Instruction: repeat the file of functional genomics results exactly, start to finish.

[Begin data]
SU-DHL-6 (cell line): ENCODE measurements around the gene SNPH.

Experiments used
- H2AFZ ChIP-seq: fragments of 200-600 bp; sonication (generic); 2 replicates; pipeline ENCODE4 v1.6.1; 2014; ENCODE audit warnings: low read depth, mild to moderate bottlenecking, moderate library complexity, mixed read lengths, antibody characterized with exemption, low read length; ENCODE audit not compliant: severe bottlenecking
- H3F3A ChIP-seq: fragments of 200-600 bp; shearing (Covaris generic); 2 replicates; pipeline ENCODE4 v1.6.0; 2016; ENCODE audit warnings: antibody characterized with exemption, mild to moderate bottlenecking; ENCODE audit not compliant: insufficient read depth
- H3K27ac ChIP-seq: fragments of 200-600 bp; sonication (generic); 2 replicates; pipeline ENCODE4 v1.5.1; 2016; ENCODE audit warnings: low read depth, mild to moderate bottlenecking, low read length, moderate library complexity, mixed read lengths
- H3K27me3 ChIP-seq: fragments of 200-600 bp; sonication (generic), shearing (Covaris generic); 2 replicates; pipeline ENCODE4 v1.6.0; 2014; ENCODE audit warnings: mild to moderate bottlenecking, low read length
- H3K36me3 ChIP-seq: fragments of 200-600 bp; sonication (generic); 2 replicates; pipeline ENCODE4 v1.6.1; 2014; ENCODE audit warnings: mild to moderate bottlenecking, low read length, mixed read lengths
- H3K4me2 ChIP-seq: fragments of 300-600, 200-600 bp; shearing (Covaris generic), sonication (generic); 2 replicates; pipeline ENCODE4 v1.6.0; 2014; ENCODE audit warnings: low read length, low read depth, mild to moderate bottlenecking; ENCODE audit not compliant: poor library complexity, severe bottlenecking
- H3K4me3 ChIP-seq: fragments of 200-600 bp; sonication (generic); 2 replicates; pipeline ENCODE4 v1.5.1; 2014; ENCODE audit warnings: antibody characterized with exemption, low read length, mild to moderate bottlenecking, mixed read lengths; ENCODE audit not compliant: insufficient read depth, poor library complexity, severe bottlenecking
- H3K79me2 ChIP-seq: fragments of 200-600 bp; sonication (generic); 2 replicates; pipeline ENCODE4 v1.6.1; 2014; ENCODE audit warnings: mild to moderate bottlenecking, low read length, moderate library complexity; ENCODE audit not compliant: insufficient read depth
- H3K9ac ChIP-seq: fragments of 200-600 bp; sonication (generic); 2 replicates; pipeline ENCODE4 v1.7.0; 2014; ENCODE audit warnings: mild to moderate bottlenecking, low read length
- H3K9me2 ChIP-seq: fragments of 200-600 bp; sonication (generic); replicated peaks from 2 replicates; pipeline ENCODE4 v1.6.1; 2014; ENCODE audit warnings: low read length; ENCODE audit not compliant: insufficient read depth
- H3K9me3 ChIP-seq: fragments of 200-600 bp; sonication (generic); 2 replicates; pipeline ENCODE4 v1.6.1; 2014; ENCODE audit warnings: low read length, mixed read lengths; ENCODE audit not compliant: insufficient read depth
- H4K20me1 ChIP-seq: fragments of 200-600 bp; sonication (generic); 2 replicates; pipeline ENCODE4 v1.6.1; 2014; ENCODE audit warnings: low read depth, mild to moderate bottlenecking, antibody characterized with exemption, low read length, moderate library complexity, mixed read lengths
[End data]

SU-DHL-6 (cell line): ENCODE measurements around the gene SNPH.

Experiments used
- H2AFZ ChIP-seq: fragments of 200-600 bp; sonication (generic); 2 replicates; pipeline ENCODE4 v1.6.1; 2014; ENCODE audit warnings: low read depth, mild to moderate bottlenecking, moderate library complexity, mixed read lengths, antibody characterized with exemption, low read length; ENCODE audit not compliant: severe bottlenecking
- H3F3A ChIP-seq: fragments of 200-600 bp; shearing (Covaris generic); 2 replicates; pipeline ENCODE4 v1.6.0; 2016; ENCODE audit warnings: antibody characterized with exemption, mild to moderate bottlenecking; ENCODE audit not compliant: insufficient read depth
- H3K27ac ChIP-seq: fragments of 200-600 bp; sonication (generic); 2 replicates; pipeline ENCODE4 v1.5.1; 2016; ENCODE audit warnings: low read depth, mild to moderate bottlenecking, low read length, moderate library complexity, mixed read lengths
- H3K27me3 ChIP-seq: fragments of 200-600 bp; sonication (generic), shearing (Covaris generic); 2 replicates; pipeline ENCODE4 v1.6.0; 2014; ENCODE audit warnings: mild to moderate bottlenecking, low read length
- H3K36me3 ChIP-seq: fragments of 200-600 bp; sonication (generic); 2 replicates; pipeline ENCODE4 v1.6.1; 2014; ENCODE audit warnings: mild to moderate bottlenecking, low read length, mixed read lengths
- H3K4me2 ChIP-seq: fragments of 300-600, 200-600 bp; shearing (Covaris generic), sonication (generic); 2 replicates; pipeline ENCODE4 v1.6.0; 2014; ENCODE audit warnings: low read length, low read depth, mild to moderate bottlenecking; ENCODE audit not compliant: poor library complexity, severe bottlenecking
- H3K4me3 ChIP-seq: fragments of 200-600 bp; sonication (generic); 2 replicates; pipeline ENCODE4 v1.5.1; 2014; ENCODE audit warnings: antibody characterized with exemption, low read length, mild to moderate bottlenecking, mixed read lengths; ENCODE audit not compliant: insufficient read depth, poor library complexity, severe bottlenecking
- H3K79me2 ChIP-seq: fragments of 200-600 bp; sonication (generic); 2 replicates; pipeline ENCODE4 v1.6.1; 2014; ENCODE audit warnings: mild to moderate bottlenecking, low read length, moderate library complexity; ENCODE audit not compliant: insufficient read depth
- H3K9ac ChIP-seq: fragments of 200-600 bp; sonication (generic); 2 replicates; pipeline ENCODE4 v1.7.0; 2014; ENCODE audit warnings: mild to moderate bottlenecking, low read length
- H3K9me2 ChIP-seq: fragments of 200-600 bp; sonication (generic); replicated peaks from 2 replicates; pipeline ENCODE4 v1.6.1; 2014; ENCODE audit warnings: low read length; ENCODE audit not compliant: insufficient read depth
- H3K9me3 ChIP-seq: fragments of 200-600 bp; sonication (generic); 2 replicates; pipeline ENCODE4 v1.6.1; 2014; ENCODE audit warnings: low read length, mixed read lengths; ENCODE audit not compliant: insufficient read depth
- H4K20me1 ChIP-seq: fragments of 200-600 bp; sonication (generic); 2 replicates; pipeline ENCODE4 v1.6.1; 2014; ENCODE audit warnings: low read depth, mild to moderate bottlenecking, antibody characterized with exemption, low read length, moderate library complexity, mixed read lengths